John Wallace was a dominating power forward with a well rounded game. He had the ability to carry the Syracuse team on his back for significant portions of games. Wallace was a steady free throw shooter, and developed into a perimeter shooting threat while at Syracuse.
John Wallace Syracuse OrangemenWallace was the New York state high school player of the year his senior year at Greece-Athena High School after leading his team to an unbeaten record and the New York state championship.
Wallace was inserted into the starting line up the first game of his freshman season, and would stay there four years. His freshman season he focused primarily on playing near the hoop, and it paid off as he lead the team in rebounding. Wallace was named to the Big East all-rookie team that year.
Wallace improved his basketball skills each year at Syracuse. As a sophomore, he became more aggressive around the hoop, increasing his scoring and the frequency that he went to the free throw line. He earned a berth on the Big East All-Second Team squad.
As a junior, Wallace started displaying strong team leadership, and excellent passing skills for a big man. He started to move his game outside the paint, to take advantage of the defensive schemes, and his ability to pass the ball down low to players like Lawrence Moten and Luke Jackson, who would be cutting to the basket. After Wallace’s junior year, there was much speculation that he might decide to turn professional. He had been named first team All-Big East, he was projected as a mid first round NBA pick, and Syracuse’s returning squad was already weakened by the loss of three starters. However, Wallace wanted his degree and wanted to improve his game, so he announced he was staying for a fourth year.
Wallace’s fourth season was a magical one for him and the Orangemen. He would finish the season averaging 22 points a game, and leading the team in scoring thirty of the thirty eight games they played. Five times Wallace would score 30+ points in a game. Wallace had worked on his perimeter shooting over the summer, and he now was a threat from three point range; he would make 42% of his long distance shots on the season. Wallace would once again be named to the All Big East First Team.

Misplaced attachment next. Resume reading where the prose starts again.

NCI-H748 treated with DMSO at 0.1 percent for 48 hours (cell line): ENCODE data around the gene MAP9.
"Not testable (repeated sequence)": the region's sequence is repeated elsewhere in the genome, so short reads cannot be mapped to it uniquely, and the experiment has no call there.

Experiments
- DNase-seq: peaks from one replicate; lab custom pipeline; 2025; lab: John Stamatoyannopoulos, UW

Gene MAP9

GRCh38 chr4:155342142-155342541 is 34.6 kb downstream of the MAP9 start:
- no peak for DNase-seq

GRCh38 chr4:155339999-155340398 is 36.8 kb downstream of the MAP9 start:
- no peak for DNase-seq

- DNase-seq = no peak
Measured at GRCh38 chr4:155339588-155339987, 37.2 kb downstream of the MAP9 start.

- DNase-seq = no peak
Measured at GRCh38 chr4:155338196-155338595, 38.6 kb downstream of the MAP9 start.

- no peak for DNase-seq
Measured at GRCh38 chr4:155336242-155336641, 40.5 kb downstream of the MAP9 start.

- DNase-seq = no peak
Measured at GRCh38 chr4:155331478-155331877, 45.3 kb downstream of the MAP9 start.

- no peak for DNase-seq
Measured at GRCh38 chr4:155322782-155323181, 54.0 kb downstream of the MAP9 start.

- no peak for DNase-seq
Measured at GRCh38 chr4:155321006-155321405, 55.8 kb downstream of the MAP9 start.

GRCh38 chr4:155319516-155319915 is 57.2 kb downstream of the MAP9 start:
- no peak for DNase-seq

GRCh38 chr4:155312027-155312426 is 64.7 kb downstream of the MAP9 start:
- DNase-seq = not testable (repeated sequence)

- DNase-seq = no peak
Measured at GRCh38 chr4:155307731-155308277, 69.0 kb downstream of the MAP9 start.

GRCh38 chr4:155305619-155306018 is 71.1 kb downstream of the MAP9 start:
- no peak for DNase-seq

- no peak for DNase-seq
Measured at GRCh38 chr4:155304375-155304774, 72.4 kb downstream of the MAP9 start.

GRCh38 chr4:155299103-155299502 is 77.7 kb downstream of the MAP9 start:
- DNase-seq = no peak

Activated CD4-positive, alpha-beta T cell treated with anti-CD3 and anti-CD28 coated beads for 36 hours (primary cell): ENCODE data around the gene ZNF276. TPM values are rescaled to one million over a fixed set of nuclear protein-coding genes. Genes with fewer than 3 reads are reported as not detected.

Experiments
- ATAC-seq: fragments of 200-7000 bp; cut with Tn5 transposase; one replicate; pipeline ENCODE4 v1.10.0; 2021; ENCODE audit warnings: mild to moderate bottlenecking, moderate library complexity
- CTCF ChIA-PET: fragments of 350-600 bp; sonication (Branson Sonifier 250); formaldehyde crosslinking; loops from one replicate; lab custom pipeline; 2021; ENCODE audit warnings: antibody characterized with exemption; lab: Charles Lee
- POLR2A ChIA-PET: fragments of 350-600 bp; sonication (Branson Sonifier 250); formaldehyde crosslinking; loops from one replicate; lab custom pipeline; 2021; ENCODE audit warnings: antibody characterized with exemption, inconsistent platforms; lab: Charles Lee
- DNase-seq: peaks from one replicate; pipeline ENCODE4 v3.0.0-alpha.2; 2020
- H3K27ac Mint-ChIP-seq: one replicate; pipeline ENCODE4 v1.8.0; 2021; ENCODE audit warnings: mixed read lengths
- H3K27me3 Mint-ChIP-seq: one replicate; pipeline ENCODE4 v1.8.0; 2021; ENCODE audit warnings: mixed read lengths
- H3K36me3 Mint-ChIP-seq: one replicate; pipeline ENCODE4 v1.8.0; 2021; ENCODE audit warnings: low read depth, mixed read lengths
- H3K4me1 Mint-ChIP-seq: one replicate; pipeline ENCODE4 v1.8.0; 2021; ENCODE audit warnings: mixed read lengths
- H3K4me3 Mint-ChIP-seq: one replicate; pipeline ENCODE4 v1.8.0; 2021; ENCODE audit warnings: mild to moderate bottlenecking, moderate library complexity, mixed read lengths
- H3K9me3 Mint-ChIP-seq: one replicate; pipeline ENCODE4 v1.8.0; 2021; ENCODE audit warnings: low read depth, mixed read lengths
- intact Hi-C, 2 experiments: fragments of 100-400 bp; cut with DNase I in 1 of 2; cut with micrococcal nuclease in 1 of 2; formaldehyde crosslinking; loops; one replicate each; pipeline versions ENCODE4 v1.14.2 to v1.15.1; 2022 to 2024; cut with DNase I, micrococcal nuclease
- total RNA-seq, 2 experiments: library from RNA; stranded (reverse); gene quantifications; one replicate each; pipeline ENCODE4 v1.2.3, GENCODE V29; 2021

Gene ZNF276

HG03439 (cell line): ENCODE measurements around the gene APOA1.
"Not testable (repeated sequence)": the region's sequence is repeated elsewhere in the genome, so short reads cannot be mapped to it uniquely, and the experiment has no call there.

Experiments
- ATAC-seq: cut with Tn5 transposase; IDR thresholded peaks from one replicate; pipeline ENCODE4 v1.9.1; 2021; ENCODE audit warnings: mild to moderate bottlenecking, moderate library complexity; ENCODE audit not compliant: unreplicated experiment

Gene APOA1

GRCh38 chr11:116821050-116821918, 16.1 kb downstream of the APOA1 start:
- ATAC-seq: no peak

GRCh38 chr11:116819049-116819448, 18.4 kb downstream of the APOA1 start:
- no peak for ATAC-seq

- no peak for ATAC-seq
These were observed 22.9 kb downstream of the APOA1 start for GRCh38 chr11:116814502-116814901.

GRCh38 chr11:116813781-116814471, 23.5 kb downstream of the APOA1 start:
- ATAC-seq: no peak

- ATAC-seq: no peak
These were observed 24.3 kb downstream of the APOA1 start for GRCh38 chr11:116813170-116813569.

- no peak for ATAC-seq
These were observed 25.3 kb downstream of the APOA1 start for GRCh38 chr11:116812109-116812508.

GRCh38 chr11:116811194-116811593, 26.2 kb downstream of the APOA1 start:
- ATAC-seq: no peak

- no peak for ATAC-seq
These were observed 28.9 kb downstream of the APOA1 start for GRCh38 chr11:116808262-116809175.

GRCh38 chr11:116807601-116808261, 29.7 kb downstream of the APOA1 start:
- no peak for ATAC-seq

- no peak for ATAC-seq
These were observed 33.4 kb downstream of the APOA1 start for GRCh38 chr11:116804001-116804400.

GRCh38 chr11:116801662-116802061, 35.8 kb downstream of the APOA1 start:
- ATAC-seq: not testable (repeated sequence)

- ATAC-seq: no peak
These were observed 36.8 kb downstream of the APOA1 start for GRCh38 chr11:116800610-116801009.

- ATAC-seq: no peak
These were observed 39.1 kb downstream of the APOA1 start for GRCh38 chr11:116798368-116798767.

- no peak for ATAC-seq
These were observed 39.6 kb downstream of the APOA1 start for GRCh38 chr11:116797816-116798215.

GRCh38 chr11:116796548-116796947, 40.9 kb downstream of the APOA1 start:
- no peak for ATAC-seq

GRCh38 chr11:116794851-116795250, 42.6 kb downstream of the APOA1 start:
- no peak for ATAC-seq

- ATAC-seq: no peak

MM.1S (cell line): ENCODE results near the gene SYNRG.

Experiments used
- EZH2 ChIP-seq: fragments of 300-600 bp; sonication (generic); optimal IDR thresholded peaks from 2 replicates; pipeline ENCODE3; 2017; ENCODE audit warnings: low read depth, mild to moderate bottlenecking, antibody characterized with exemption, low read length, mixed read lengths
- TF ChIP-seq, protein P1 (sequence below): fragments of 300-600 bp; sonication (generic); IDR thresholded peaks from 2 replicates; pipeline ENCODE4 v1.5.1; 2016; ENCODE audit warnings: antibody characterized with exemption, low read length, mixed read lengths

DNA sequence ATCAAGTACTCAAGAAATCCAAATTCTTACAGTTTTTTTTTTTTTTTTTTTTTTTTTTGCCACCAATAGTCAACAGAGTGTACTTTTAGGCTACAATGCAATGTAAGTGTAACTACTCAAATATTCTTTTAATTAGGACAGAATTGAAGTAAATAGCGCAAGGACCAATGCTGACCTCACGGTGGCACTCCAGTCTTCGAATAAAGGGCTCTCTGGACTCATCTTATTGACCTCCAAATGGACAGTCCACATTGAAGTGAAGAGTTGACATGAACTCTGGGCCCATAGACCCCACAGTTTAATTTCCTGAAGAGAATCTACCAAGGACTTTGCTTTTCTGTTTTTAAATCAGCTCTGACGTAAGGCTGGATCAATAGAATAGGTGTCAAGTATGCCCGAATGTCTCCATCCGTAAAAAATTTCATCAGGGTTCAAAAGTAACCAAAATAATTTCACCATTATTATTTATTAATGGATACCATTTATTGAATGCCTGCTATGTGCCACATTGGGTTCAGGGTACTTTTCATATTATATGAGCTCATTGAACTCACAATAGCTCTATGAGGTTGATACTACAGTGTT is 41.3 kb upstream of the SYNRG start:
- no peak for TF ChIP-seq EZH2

In the NCAA tournament, Wallace turned his game up a notch, and started carrying the Orangemen along on a wonderful ride, with some help from some of his teammates in clutch situations. Against Georgia in the Sweet Sixteen, Wallace made a beautiful pass to Jason Cipolla, who hit a seventeen foot shot sending the game into overtime. With Syracuse down by a point. Wallace took the inbound pass, dribbled down the court through heavy defensive pressure and made a three point shot with 7 seconds remaining, to give Syracuse one of its most dramatic wins in school history. Wallace would end that game with 30 points on 10 of 18 shooting, and 15 rebounds.
Wallace would continue to play big, and Syracuse would reach the National Championship game against Kentucky. He had a huge game that night, scoring 29 points and pulling down 10 rebounds, but ultimately, he would foul out with two minutes left in the game, and Syracuse would end up losing. He would be named to the NCAA all-tournament team. Wallace finished his career as Syracuse’s #3 all time leading scorer behind Lawrence Moten and Derrick Coleman, and also as the school’s #3 all time leading rebounder.
Wallace would be drafted in the first round of the 1996 NBA draft, with the 18th selection by the New York Knicks. He would bounce around the league playing for the Knicks (1997 & 2000), Toronto (1998-1999), Detroit (2001), Phoenix (2002) and Miami (2004). Wallace was a starter for only one season, in 1998 with Toronto where he averaged 14.0 ppg.